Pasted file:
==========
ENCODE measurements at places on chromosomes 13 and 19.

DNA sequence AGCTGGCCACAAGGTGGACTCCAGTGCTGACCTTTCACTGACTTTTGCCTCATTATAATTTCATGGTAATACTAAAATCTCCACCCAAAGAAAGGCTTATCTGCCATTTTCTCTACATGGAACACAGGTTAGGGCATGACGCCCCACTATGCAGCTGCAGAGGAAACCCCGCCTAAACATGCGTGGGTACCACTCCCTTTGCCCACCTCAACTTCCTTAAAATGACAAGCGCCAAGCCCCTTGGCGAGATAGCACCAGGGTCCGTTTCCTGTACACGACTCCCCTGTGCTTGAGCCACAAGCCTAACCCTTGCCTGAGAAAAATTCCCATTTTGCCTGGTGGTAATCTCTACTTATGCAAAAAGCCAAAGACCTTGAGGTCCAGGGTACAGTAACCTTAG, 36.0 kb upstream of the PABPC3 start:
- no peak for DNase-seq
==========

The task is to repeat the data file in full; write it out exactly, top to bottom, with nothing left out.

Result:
ENCODE measurements at places on chromosomes 13 and 19.

DNA sequence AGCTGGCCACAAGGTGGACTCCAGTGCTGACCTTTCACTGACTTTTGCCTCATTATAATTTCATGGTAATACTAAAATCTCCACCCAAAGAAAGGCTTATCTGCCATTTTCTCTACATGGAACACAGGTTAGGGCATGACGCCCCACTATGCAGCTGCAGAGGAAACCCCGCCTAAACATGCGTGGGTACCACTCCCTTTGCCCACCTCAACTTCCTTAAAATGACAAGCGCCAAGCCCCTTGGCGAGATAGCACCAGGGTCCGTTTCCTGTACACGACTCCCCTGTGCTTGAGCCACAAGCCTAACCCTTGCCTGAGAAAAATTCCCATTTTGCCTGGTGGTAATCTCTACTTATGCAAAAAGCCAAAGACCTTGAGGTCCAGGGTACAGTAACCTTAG, 36.0 kb upstream of the PABPC3 start:
- no peak for DNase-seq